Scaling people for a #SuperApp
Everything we did to market GOJEK’s Super App in India to hire the best talent in the country
This post details out some of the mediums we used to brand and market GOJEK’s Super App in India — a country without a product presence, but the best engineering talent available.
You can read the first part of this story here.
Breaking down our assets
We wanted to ‘launch’ the campaign with something that was cocky, arrogant and had to explain our size.
The Super App video was done in collaboration with two important people. An agency, who worked on the animation. They were incredible. A kick-ass narrator with whom I co-wrote the script. This was the most challenging part of all. We needed the voice to be spot on. It had to convey arrogance, attitude, a character that has the voice of a snob — because hey, you can’t ever built this. Not now, not ever. 😈
The video and the script went through a dozen iterations. It wasn’t easy. Collaboration never is. But the final output was pretty spot on. I can always nitpick, I wanted a few things differently, but overall, the love we got for the video was 🔥.
Considering we don’t have a product, we couldn’t really ‘launch’ anything. With some help from YourStory, we decided to have an event that would act as a launchpad of sorts. But if we were doing this, we had to do it GOJEK style.
What does that mean? It needs to be unique, out of the box, fun, interesting and unconventional. So… We put a 10-foot cardboard archway of superheroes, we built a custom-VR game, we distributed SuperApp T-shirts and built a concept maze of a stall with the GOJEK story. We were LIVE.
Fun fact: The illustrator who worked on the cutout lost all the files 14-hours before the event. We had to recreate everything from scratch. Ah, what fun. Not. 😂
The VR-game was built in about 15 days. We’ll now have a special GOJEK VR game at every conference we visit, adding some element of fun in the dozen+ conferences we attend.
We also had a bunch of interesting hoardings we displayed in airports, buses…
At this point, I must add — our entire campaign was structured to increase and improve GOJEK’s brand awareness. We wanted people to know GOJEK first, but we also wanted to emphasise how engineering is cherished here.
Some of our ads are intentionally geeky and can only be understood by a few — and that’s alright. We want engineers, and even if some don’t get it, but are curious enough to research it, we hit the sweet spot of people we want to work with.
The Mythical Man month hoarding, the Clojure hoarding with open parentheses are all meant only for a few. The majority might not get it, but that was a conscious call and one I personally stick by. You don’t always have to pander to the lowest denominator in a campaign, and if you want to make EVERYONE happy, you might as well not do any creative work 😉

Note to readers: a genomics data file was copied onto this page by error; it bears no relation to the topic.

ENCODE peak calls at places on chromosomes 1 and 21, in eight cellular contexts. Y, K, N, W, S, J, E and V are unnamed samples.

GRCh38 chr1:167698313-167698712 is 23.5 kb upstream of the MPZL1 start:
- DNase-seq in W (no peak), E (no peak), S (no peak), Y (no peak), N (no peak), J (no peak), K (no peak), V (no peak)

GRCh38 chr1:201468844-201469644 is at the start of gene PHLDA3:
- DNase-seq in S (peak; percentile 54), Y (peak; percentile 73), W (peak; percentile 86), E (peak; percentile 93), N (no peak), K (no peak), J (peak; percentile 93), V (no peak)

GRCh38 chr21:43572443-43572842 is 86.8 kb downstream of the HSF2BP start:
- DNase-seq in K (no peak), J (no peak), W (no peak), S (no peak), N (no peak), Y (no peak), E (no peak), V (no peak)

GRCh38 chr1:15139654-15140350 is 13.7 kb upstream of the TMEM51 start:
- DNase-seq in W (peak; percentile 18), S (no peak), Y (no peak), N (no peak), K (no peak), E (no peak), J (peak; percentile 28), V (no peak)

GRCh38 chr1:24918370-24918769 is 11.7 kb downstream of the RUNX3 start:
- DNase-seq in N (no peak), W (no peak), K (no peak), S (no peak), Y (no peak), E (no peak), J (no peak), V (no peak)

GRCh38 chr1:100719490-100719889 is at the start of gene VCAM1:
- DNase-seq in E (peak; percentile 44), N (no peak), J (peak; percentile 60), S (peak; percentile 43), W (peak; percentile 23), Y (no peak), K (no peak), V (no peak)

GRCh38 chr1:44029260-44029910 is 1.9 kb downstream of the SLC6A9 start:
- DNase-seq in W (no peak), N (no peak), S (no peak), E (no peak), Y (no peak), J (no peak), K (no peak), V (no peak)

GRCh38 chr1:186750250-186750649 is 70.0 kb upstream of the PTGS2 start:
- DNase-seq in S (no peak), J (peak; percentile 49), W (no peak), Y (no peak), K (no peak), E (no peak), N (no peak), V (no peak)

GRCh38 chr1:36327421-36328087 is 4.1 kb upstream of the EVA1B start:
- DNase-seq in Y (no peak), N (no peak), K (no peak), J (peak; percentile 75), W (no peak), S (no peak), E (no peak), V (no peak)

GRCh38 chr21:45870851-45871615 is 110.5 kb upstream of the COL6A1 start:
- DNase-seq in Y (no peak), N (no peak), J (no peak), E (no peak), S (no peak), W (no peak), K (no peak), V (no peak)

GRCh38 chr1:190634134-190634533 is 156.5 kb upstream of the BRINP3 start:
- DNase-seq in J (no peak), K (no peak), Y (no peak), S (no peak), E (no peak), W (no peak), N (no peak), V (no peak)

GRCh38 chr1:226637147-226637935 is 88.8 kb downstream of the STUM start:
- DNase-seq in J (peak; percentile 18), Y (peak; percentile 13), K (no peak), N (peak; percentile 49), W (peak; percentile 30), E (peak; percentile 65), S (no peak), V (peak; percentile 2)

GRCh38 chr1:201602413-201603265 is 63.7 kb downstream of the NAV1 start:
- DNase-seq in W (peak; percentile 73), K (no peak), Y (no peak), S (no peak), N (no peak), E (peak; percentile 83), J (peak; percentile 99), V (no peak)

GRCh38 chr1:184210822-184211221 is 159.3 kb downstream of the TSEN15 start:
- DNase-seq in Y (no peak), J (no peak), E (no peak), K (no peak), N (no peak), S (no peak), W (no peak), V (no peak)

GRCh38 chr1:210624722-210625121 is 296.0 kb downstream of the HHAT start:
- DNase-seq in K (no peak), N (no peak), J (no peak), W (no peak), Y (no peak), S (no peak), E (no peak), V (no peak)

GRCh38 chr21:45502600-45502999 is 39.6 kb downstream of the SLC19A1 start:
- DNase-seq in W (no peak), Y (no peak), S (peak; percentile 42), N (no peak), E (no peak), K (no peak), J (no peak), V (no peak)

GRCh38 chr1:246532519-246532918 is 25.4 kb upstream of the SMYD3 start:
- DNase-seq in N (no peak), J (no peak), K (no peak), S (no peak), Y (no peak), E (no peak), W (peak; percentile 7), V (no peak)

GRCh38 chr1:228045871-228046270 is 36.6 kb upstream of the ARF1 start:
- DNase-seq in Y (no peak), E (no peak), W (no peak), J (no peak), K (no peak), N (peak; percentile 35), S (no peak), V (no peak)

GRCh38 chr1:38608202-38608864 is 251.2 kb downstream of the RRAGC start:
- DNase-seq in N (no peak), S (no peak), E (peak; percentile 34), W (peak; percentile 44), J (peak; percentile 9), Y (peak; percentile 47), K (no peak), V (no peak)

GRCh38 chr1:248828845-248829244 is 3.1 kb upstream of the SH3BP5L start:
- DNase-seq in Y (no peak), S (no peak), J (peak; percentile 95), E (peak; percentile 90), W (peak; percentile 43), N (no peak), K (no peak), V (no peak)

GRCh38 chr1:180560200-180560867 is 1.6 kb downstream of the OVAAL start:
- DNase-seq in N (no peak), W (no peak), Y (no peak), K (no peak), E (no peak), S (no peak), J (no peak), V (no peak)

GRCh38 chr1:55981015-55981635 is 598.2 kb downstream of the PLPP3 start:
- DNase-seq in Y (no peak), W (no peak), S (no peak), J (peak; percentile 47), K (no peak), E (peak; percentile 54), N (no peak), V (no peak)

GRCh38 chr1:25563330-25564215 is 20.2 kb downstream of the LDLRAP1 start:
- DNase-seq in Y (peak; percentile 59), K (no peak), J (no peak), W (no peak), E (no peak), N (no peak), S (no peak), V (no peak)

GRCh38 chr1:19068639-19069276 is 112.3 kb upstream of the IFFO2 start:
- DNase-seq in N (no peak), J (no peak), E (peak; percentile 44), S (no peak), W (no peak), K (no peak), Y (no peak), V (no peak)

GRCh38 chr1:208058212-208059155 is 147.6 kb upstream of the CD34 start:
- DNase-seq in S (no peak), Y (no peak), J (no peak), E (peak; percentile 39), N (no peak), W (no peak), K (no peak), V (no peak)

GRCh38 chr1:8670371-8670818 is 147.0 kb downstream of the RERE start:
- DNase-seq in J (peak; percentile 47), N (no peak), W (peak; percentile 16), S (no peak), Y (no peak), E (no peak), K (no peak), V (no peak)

Before we ran these campaigns we beta-tested every medium with super small amounts, from multiple radio channels to DailyHunt, InShorts, Uber ads in cars etc… This gave us a good sense of what works, what’s likely to do well etc… Overall, it was elaborate, exhaustive and we were finally able to pull it off.
But, what next? Results?
At the start of building this out, we wanted to ditch the usual vanity metrics. Impressions, views, shares, comments — these are all elements that can be bought by pouring gasoline over money. Our metrics were entirely different.
We looked at 2 key ones: Cost Per Developer Resume (CPD) and Cost Per Hire (CPH). As of now, our pipeline looks pretty insane and we’ve been able to get some interesting folks to apply to us. What’s important: Track these numbers and see how effective our marketing spends are.
On the day we kick-started the campaign: Radio-silence. All the hardwork was done. It was an uneventful week. The next week — I packed my bags to Uttrakhand for a trek. That was a bare one week into our biggest ever campaign in Bangalore. How? I was that confident that it was done and dusted. Now it was time to sit back and see how this takes shape.
I was fortunate to be given the complete control and autonomy to do creative work — for this, a big shout out to Sidu Ponnappa. You’ll find many preachers on twitter, very few practitioners. Sidu once tweeted this out:
This entire campaign was possible because of the Reverse-Spiderman rule. Sidu cut down all barriers and trusted us with work, then took up the battle of fighting for finances, approvals, keeping the cynics and nitpickers at bay.
We moved fast and made this all happen. And for that, you need to be lucky enough to have a boss that trusts you enough to see it through. To others without good bosses: Good luck, you’ll need it. 🤪
Before I end this long rant, if you’re ever curious to know what the RoI on all of this was, watch this space. Safe to say this: We painted Bangalore green and when we put a job ad in buses, tech parks, cycle stands, we got frantic calls from companies complaining to builders and vendors to remove some of our ads. Yeah, true story. 😂
Special thanks to important people who guided, helped us: Piotr — For his guidance and eye to detail, Kartik — Who wrote the GOJEK Clojure code for two of the ads, VJ Anand — Who pushed us to close things, hustled with us and helped us nail the video, the Magikbox team — Our external design agency (Special call out to Amritha who has designed everything for us and is an absolute rockstar), the Tenet team — who manages internal comms and is ever so patient with all our whims. Fantasy Factory Films — Who made a killer video. Team YourStory — Who pushed us ‘launch’ the campaign (Special thanks to Alok), Larry and Team — Built a one of a kind walktrough maze overnight, Team AutoVrse — Who made a gorgeous VR game.